3D Printing traced back to China in 220 AD

Printing has come a long way over the years. Since the first woodblocks emerged in China in 220 AD, printing has rebranded and reinvented itself dozens of times, in line with rapidly advancing technology. 3D printing is one of the newest of these developments, and is sure to revolutionise the industry once again.


What is 3D printing?

3D printing is the process of making a three-dimensional object by building up successive layers of a material. A 3D printer is a type of industrial robot, which follows an electronic model and can produce objects made from a variety of materials, such as plastic, silver or wax. To see a 3D printer in action, watch this documentary by Global News.

What are the benefits of 3D printing?

3D printing is changing the way we do business. Its popularity is increasing and there are already plenty of companies using 3D printers. These include big industry players, such as Boeing, Ford and Nike who are using printed parts for their products.  3D printing is an attractive option for a number of reasons:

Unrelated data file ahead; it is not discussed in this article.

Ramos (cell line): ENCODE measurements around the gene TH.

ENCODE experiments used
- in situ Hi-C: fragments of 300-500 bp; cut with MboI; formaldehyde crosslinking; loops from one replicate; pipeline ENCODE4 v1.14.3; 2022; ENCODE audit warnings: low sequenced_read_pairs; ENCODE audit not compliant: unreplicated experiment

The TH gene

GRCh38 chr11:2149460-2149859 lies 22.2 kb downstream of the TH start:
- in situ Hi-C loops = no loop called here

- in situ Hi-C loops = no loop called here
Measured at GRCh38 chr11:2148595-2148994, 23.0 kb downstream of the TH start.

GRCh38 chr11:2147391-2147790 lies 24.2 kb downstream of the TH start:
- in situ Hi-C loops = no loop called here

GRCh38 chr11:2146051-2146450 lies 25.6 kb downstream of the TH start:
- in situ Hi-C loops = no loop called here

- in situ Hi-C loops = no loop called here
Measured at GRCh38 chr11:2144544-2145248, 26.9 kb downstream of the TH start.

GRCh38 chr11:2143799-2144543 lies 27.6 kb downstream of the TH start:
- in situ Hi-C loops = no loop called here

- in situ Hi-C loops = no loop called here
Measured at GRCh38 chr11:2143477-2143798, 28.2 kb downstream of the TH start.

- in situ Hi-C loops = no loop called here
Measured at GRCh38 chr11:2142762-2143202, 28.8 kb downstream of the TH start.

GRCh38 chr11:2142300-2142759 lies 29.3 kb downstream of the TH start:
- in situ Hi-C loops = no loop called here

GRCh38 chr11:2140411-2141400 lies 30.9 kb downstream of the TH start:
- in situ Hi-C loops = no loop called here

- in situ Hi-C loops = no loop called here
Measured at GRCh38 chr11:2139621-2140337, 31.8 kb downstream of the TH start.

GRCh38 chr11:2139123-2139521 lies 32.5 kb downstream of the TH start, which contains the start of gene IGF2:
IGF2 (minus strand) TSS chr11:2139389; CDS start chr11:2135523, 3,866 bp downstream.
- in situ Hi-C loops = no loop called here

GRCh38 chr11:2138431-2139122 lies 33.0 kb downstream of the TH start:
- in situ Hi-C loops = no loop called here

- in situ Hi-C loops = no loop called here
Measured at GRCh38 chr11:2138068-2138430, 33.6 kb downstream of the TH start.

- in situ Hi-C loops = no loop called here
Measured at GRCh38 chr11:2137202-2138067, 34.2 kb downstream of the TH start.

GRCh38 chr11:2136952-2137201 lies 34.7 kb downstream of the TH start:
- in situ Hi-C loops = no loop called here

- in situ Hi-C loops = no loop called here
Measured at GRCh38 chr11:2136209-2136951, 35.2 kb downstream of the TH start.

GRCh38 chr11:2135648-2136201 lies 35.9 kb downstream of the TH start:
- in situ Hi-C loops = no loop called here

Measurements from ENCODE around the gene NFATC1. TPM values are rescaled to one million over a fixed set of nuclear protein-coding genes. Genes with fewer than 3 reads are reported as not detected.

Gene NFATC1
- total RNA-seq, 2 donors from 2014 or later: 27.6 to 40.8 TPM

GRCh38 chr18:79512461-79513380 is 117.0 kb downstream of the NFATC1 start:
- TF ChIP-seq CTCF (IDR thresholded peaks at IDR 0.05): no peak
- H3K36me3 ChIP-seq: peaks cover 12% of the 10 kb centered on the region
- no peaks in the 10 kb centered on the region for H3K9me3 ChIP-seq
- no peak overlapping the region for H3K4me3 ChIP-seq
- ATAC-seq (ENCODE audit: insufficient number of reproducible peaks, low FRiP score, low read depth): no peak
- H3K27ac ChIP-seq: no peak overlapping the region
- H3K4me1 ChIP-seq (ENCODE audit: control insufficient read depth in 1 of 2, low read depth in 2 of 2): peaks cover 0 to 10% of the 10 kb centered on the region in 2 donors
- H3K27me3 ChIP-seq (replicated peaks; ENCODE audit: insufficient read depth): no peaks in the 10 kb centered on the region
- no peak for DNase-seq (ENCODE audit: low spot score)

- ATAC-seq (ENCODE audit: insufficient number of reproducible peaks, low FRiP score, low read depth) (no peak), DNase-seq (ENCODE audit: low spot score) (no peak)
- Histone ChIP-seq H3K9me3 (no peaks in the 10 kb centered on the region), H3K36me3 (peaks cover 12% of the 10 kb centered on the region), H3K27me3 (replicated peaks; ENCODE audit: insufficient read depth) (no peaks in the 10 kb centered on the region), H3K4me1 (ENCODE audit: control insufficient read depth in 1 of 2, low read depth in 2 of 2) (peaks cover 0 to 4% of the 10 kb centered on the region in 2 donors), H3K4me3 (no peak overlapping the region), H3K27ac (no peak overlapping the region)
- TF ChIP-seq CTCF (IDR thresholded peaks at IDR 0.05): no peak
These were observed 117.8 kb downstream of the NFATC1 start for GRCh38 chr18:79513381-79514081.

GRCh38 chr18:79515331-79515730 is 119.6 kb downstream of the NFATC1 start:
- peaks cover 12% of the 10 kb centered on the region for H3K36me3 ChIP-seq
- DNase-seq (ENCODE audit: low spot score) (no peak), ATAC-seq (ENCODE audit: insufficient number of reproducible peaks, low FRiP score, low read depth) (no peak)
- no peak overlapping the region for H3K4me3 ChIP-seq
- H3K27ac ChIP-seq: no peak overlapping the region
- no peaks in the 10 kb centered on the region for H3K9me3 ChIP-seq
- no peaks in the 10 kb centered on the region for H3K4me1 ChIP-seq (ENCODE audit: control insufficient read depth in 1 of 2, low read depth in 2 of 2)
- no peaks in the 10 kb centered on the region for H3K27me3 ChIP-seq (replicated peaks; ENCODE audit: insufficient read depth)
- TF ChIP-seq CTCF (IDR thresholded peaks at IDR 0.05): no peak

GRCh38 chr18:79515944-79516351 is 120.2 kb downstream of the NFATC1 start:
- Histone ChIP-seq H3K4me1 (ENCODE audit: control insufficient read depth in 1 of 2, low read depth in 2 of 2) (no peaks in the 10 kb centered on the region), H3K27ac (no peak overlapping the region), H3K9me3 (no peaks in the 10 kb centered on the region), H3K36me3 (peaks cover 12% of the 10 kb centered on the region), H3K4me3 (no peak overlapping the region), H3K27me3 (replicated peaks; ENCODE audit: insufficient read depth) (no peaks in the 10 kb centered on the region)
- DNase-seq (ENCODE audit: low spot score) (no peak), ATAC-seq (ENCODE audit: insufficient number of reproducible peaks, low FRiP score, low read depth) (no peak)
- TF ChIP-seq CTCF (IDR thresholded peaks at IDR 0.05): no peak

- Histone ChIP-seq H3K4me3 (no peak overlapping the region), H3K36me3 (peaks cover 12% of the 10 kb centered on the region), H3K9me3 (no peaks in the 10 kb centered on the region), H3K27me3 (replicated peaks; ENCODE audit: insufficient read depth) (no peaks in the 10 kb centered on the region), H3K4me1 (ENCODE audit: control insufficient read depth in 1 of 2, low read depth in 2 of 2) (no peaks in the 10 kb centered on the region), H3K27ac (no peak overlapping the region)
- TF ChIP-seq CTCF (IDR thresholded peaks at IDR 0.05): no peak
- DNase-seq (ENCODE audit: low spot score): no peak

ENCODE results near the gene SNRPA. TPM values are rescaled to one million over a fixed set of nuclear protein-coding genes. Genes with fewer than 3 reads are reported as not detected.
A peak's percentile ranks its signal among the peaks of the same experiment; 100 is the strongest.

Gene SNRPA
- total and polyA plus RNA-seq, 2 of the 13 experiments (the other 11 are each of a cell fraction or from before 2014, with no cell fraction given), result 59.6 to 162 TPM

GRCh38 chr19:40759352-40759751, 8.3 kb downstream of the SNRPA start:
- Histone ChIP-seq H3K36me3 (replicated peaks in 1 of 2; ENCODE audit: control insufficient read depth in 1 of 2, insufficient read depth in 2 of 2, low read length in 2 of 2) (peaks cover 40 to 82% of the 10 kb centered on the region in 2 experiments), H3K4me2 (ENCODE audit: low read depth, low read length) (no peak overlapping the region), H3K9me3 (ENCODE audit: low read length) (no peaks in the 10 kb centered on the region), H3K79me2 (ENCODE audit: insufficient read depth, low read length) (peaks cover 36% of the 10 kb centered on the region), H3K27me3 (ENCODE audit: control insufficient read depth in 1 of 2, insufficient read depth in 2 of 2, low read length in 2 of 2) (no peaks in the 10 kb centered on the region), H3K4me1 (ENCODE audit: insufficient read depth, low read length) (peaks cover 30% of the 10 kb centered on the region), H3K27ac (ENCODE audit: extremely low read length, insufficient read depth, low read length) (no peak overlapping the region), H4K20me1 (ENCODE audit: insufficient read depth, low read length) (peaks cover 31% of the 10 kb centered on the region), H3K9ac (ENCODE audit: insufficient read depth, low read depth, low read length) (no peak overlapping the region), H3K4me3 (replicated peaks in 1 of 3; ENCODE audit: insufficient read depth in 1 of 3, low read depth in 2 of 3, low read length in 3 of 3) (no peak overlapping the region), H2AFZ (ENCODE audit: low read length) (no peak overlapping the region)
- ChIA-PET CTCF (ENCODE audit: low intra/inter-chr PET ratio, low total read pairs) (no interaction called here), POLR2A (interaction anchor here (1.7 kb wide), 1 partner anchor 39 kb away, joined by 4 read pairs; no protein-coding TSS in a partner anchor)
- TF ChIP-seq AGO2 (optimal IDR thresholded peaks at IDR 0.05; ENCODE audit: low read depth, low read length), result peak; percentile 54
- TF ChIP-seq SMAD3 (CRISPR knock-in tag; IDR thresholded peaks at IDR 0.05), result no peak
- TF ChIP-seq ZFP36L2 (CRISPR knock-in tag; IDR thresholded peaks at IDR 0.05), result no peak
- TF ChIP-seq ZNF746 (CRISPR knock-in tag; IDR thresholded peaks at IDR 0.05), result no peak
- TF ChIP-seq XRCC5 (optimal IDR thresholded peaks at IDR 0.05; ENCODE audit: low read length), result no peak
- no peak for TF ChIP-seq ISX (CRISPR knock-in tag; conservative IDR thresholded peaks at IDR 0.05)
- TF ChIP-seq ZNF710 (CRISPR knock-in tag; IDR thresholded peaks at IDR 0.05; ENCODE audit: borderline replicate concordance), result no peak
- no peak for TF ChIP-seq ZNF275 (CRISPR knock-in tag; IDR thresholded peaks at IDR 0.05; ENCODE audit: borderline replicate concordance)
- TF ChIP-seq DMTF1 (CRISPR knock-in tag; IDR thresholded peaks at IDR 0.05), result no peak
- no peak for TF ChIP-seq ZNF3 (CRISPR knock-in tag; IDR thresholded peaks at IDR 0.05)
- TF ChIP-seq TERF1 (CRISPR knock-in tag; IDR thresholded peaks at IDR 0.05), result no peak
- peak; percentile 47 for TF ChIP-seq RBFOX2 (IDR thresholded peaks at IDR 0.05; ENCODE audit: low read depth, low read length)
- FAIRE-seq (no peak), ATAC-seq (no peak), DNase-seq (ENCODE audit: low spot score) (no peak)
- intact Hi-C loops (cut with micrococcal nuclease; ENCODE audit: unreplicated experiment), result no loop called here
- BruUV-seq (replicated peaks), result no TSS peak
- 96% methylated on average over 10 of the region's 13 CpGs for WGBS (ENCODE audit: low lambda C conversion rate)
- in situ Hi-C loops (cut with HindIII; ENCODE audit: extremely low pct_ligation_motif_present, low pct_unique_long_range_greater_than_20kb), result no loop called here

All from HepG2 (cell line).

• Reducing transport as production and assembly can take place locally
  • Saving money on import/export taxes
  • Enabling companies to make products as needed, cutting down on unsold items and reducing raw material waste
  • Reducing development and time to market, enabling simultaneous launches worldwide
  • Making it easier to trial products or create one-off models
  • Environmentally friendly

As demonstrated here, 3D printing has the capacity to completely change many aspects of modern manufacturing. It gives manufacturers direct control over the objects they want to produce, from the design stage to point of sale. It is equally suited for bespoke designs as for mass production, and businesses will be able to adapt it to their needs accordingly. 3D printers are also able to create complex shapes and structures that were previously impossible.


How will it change the way we buy things?

As well as helping companies produce parts and products, 3D printing could also change the way we shop. With home 3D printers becoming ever more affordable and available, some believe that the future of commerce will be via downloadable 3D models, that can then be printed in the consumer’s own home. Analysts have highlighted the toy and home ware industries especially as having a lot to gain from this development, as documented by The Guardian, BBC and Wired, although this is still in the early stages. The problem will be the ability to regulate the sharing of 3D models, which as data files are vulnerable to the same piracy issues as music and video.